Limits of the Prime Minister Essay

Limits of the Prime Minister Essay

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Limits of the Prime Minister

The formal constitutional powers listed in the previous answer 'The
powers of the Prime Minister' are subject to a number of restraints in
practice, which means that the British PM is not as powerful as often
assumed, or as commonly alleged by critics. The large number of main
constraints are as follows:

Constraints on the power of patronage

Ø If the party has been in opposition, then the first Cabinet
appointed after a general election victory is usually the shadow

Ø Some MPs will have such extensive experience or authority that they
can hardly be omitted

Ø Some MPs have sizeable backbench followings. Omitting them from the
cabinet might lead to dissatisfaction on the backbenches, possibly in
the form of 'cabals' or factions which might eventually lead to a
leadership challenge. At the very least, disgruntled MPs might
withhold their support in parliamentary votes ('divisions') on the
government policies and Bills.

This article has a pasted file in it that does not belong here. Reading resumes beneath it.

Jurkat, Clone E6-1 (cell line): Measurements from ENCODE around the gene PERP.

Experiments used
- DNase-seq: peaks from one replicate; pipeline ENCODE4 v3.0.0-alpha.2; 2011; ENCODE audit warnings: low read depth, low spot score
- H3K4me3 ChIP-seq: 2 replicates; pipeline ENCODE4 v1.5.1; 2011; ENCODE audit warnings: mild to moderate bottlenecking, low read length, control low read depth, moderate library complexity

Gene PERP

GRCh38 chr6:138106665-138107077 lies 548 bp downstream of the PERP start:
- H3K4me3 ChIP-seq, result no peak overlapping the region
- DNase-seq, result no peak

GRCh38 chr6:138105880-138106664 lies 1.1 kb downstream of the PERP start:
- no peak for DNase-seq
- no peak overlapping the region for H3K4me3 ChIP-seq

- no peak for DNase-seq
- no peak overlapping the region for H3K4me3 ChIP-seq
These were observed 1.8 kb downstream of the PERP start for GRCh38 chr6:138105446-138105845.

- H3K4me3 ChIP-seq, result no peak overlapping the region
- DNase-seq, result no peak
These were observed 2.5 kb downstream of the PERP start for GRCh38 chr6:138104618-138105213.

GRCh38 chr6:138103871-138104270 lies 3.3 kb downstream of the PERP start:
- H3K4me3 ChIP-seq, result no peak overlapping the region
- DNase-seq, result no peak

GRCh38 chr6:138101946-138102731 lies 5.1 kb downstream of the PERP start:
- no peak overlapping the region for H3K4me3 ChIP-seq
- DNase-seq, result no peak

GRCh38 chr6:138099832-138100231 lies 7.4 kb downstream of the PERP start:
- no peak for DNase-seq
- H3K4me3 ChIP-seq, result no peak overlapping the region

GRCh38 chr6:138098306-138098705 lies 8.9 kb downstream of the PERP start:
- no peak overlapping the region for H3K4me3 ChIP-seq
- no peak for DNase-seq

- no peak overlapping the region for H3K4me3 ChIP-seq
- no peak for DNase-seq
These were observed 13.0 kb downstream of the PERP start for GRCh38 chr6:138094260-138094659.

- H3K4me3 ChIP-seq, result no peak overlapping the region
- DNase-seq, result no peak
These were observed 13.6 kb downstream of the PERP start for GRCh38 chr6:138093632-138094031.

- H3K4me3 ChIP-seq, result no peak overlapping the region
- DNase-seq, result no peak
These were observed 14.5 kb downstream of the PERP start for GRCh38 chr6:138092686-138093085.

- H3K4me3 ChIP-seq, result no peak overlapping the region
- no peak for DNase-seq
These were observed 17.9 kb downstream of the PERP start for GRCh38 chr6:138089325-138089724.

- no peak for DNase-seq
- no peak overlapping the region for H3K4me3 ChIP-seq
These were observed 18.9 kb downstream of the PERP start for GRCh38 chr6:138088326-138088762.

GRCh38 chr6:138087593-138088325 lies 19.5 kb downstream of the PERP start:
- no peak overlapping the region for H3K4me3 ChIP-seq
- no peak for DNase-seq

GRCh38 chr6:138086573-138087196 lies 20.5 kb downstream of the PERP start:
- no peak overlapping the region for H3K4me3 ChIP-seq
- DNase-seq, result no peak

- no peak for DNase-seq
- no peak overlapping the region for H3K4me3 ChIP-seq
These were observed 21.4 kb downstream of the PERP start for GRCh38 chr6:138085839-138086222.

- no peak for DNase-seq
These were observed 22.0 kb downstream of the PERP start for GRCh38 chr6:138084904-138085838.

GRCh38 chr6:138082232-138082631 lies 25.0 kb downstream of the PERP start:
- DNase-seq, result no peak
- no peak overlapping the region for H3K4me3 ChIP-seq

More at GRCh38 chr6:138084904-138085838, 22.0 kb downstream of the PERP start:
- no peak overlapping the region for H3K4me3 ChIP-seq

Ø The cabinet needs to be reasonably 'balanced', meaning that it must
include ministers from the different ideological sections of the
parliamentary party

Ø Some MPs are too young and inexperienced to include while others may
be approaching the end of their parliamentary careers or they might
indicate that they no longer wish to hold ministerial office.

Ø Frequent ministerial reshuffles are also likely to reflect poorly on
the Prime Minister, suggesting either a sense of panic or rising
doubts about their political judgement in appointing ministers who are
then rapidly (re)moved

Constraints on dealing with...

... middle of paper ...

...ave to be appointed to the Cabinet by virtue of their popularity and
stature in the wider party. Prescott is an example, again. So too is
Tony Benn who served in the cabinet in the late 1970s. Prime Ministers
Wilson and Callahan felt obliged to appoint him because of his
widespread popularity, even though they did not agree with his view.
Third, PMs sometimes decide that it is wise to offer a backbench rebel
a ministerial appointment in order to muzzle them. And fourth, on
occasion, an attempt to 'punish' an MP by refusing to allocate them a
ministerial post can ultimately prove counter-productive. Realising
this, a PM may be reluctant to take such a step.

So, however formidable the Prime Ministers formal constitutional
powers appear to be, they are, in practice, subject to a variety of
constraints and circumstances.

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